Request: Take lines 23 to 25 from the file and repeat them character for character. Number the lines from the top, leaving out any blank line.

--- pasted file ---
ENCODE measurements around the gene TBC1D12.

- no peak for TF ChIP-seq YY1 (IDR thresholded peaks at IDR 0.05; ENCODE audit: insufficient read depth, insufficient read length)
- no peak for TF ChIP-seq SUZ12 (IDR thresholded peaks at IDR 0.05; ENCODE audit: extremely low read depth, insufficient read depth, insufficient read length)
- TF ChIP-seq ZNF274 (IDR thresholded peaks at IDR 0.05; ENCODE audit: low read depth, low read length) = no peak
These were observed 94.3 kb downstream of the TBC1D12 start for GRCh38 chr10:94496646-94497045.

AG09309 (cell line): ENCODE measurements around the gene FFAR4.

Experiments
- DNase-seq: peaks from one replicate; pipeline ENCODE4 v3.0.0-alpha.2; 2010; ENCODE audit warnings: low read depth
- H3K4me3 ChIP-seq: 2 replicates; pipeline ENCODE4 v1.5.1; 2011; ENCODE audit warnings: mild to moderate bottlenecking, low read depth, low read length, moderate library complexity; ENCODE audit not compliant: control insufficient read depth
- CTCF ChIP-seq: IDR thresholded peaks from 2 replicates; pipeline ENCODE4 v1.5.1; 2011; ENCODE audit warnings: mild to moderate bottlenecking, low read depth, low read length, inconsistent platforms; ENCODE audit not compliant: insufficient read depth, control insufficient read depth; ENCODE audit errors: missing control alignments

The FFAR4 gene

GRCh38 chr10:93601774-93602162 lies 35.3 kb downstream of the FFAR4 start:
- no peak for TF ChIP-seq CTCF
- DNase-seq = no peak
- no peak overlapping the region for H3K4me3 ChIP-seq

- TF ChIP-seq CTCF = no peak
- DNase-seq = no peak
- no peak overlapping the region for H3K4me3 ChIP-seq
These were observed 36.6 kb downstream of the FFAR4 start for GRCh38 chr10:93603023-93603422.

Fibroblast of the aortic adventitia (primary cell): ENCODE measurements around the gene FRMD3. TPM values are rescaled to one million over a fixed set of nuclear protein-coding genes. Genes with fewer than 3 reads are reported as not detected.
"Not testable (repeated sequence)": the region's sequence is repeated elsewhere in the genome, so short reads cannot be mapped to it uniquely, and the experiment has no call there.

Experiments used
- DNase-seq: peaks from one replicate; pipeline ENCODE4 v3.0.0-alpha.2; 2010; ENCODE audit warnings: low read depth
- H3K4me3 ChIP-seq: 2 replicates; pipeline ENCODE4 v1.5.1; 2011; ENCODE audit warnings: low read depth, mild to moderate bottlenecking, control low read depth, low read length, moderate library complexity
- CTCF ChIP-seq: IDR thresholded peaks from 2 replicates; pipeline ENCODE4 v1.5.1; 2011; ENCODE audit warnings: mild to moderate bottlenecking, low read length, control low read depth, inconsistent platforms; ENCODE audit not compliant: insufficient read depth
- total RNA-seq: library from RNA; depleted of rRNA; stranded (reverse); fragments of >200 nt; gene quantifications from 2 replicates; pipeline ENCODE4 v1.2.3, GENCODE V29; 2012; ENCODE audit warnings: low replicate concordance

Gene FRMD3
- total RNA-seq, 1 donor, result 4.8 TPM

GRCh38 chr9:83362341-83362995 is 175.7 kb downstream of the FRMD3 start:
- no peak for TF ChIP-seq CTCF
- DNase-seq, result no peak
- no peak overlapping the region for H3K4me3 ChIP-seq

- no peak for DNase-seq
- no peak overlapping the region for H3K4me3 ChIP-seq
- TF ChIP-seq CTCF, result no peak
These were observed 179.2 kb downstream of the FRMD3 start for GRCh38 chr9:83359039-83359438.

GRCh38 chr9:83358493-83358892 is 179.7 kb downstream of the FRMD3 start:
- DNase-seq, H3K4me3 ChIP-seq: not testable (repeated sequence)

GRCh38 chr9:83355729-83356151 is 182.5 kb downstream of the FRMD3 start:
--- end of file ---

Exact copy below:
- DNase-seq: peaks from one replicate; pipeline ENCODE4 v3.0.0-alpha.2; 2010; ENCODE audit warnings: low read depth
- H3K4me3 ChIP-seq: 2 replicates; pipeline ENCODE4 v1.5.1; 2011; ENCODE audit warnings: low read depth, mild to moderate bottlenecking, control low read depth, low read length, moderate library complexity
- CTCF ChIP-seq: IDR thresholded peaks from 2 replicates; pipeline ENCODE4 v1.5.1; 2011; ENCODE audit warnings: mild to moderate bottlenecking, low read length, control low read depth, inconsistent platforms; ENCODE audit not compliant: insufficient read depth